Why should I want to be forgiven for secret sins?
We do not know what sins David may have been guilty of but he wanted to be forgiven them all. We should also want to be forgiven our secret sins. Sedgwick suggests why.
1. They may become public sins otherwise
When you weed the garden you know the rule that you need to pull them up by their roots. Sometimes a serious fire starts with only a small spark. Unless the spark is extinguished there will be a great fire. James 1:15 describes how after desire has conceived, it gives birth to sin; and sin, when it is full-grown, gives birth to death. The instinct of a baby in the womb is to be born; sin too wants to break out and act. If you indulge sin in your heart, do not be surprised if the next thing that happens is that it breaks out in your life. If you have thought about a sin, when an opportunity to commit it arises you are more ready to act. Spurgeon makes the same observation. One sin easily leads to another. When we sin a sin the first time it may be hard but the second time is easier and so on until we are used to it. Secret sin is especially dangerous in that way. We need to be done with secret sin before it becomes open sin. Sincerely seek forgiveness for that and you will not fall into the other.
2. They are the most likely to deceive us
All sin deceives us to some extent but secret sin the most! They are most likely to prevail because
- We do not judge secret sins as strictly and spiritually as open sins. We are often tempted to think of them as not being sins at all or small sins at most. We tend to think something like this. To stab someone dead or cause a wound is a great sin. It is not so bad but still a sin to speak in a nasty and unpleasant way so that someone is upset. As for thinking horrible thoughts about someone and raging against them in our minds, that is not really sin – or is it? Adultery is obviously sin as is looking at pornography. It is also a sin to fantasise in your mind about someone. Sin is always trying to excuse itself. Secret sin is the most likely to succeed. It should not.
- Many people are at least outwardly reputable. The truth is that most people learn by a certain age not to commit too many outward sins. We commit few in public, and perhaps not many in private. However, on our own and in our hearts we may commit many sins. Now we need in one sense to be most careful over the sins that deceive us most easily. We ought to be very concerned therefore not just to be forgiven our known sins but our secret ones too. Are we?
3. Sin's strength is inward
You are familiar with the fact that when you are ill the problem is often within ad so you need to get a drug into your system to be well again. In many cases simply rubbing on ointment will solve nothing. In a similar way, we need forgiveness for secret sins first and foremost.
4. God looks mainly on what is within
Psalm 66:18, 19s If I had cherished sin in my heart, the Lord would not have listened; but God has surely listened and has heard my prayer.
Psalm 51:6 Surely you desire truth in the inner parts; you teach me wisdom in the inmost place.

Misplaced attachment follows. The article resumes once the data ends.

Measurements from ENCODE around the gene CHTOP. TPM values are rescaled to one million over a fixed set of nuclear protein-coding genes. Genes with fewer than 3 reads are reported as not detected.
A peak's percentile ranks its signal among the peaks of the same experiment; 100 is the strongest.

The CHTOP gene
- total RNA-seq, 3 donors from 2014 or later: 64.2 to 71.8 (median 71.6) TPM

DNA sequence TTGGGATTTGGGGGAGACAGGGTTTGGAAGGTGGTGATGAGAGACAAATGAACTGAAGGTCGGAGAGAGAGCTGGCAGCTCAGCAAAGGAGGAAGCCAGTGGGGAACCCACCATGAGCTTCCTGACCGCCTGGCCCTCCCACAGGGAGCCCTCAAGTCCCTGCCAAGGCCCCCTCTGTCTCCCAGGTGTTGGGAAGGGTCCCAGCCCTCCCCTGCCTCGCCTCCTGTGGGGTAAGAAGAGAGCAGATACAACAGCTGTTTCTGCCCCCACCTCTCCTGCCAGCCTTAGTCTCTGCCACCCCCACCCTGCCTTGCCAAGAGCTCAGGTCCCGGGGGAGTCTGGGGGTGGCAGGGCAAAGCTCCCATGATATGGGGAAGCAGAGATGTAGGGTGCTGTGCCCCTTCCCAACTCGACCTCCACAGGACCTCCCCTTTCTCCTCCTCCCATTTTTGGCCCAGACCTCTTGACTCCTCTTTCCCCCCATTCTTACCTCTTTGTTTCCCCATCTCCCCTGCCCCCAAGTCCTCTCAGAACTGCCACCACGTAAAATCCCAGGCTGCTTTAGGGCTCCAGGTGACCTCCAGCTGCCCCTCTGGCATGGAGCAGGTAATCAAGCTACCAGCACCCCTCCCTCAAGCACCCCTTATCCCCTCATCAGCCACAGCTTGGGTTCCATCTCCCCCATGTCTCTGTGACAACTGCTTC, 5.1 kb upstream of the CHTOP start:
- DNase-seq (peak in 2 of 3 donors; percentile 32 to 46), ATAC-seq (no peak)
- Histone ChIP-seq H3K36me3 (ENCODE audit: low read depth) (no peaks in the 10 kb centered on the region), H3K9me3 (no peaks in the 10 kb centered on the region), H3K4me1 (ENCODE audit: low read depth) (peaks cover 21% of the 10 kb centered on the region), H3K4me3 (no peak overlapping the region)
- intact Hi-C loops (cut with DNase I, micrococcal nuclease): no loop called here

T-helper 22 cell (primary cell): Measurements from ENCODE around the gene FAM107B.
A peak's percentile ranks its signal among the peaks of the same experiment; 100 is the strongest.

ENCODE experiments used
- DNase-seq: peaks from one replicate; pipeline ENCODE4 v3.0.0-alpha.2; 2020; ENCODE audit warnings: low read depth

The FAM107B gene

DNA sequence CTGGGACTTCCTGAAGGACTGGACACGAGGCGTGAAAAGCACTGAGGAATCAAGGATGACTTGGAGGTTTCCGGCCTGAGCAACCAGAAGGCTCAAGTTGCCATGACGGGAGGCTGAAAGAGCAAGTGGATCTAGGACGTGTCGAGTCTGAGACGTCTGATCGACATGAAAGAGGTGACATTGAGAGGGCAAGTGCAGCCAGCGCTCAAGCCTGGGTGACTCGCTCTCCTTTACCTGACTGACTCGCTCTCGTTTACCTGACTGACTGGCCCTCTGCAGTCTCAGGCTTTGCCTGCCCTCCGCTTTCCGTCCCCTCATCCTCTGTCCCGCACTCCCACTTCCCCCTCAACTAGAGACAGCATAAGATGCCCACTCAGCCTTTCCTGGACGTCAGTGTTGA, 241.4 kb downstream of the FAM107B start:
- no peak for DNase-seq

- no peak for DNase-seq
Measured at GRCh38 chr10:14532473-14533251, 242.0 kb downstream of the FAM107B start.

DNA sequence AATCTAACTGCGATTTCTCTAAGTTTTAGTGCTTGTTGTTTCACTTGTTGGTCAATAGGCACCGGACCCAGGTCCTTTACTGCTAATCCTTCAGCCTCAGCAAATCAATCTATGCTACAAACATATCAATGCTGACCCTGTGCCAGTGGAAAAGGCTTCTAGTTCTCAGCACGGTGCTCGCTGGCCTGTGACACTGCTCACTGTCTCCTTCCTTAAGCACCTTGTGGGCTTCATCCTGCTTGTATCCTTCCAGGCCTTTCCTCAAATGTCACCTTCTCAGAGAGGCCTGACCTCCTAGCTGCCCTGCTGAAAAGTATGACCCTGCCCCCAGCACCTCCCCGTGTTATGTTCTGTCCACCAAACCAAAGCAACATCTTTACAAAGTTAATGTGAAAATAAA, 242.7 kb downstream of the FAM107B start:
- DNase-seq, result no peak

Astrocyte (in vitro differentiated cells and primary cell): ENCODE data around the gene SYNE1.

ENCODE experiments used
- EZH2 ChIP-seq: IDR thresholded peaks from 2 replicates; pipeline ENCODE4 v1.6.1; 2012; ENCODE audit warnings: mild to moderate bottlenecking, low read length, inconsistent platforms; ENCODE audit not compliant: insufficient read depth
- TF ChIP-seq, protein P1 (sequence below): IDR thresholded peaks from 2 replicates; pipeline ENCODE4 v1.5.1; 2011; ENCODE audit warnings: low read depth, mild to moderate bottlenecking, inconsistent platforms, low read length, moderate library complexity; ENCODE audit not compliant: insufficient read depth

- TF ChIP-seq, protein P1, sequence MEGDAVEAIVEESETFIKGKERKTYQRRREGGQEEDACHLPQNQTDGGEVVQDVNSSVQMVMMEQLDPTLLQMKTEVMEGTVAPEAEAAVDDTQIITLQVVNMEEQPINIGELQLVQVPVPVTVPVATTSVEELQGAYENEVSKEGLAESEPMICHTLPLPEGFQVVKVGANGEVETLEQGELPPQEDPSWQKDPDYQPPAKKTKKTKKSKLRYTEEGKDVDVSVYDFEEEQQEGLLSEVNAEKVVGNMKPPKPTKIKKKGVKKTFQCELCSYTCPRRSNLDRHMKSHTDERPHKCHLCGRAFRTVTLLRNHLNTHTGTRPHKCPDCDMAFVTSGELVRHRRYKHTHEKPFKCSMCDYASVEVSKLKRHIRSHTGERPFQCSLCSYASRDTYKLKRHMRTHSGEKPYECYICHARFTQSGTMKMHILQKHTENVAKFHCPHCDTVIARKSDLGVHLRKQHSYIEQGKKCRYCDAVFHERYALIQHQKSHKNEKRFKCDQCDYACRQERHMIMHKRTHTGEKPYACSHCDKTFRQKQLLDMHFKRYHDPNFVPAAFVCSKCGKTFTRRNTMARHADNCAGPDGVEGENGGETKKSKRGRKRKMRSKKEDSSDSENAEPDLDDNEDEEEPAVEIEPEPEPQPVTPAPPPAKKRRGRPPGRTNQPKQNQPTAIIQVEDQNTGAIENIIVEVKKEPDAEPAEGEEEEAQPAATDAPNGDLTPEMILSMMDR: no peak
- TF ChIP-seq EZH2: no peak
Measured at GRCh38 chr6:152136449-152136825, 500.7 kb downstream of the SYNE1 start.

In other religions you will find outward conformity is all that is required. The concept of hypocrisy is particularly Christian. This is because God looks at the heart. We sing a song about this with the children at our church. It begins
Girl so pretty, boy so smart, Man looks on the outside but God looks on the heart
Charming manners, friendly grin. Man looks on the outside but God can see within
Sedgwick: “The man is to God what his inside is. If you work wickedness in your heart, God will destroy you. Plaster your visible part with all sorts of pious expressions: if yet you can set up a form of sinning within, you are notable hypocrites. The Lord sees you to be false and rotten, and He will discharge Himself of you …”
Three horrible sins wrapped up in one
- The sin itself. Often the worst sins are committed in secret. Murderers usually murder when they think no-one will see. Adultery is usually secret. Some say the only sin that matters is getting found out. That is heresy. Spurgeon says “A sin is a sin, whether done in private or before the wide world … Do not measure sin by what other people say of it. Measure sin by what God says of it and [by] what your own conscience says of it …”
- Hypocrisy. The hypocrite can get little pleasure from secret sins. Spurgeon says “Hypocrisy is a hard game to play at: it is one deceiver against many observers; [certainly] it is a miserable trade that will earn at last, as its certain climax, a tremendous bankruptcy. Ah! Ye who have sinned without discovery, Be sure your sin will find you out (Numbers 32:23); and bethink you, it may find you out ere long.”
- Atheism. We seldom think of it like this but secret sin is a form of atheism. It is pretending God cannot see or that he is not there. Psalm 94:7-9 They say, The LORD does not see; the God of Jacob takes no notice. Take notice, you senseless ones among the people; you fools, when will you become wise? Does he who fashioned the ear not hear? Does he who formed the eye not see? Spurgeon warns “There is no hiding it from God! Thy sin is photographed in high heaven. The deed, when it was done, was photographed upon the sky; and there it shall remain. … thy vices are all known, written in God’s book. He keepeth a diary of all thine acts.”
(We closed with words from Puritan Jeremiah Burroughs
“Take heed of secret sins. They will undo thee if loved and maintained: one moth may spoil the garment; one leak drown the ship; a penknife stab can kill a man as well as a sword. So one sin may damn the soul”.)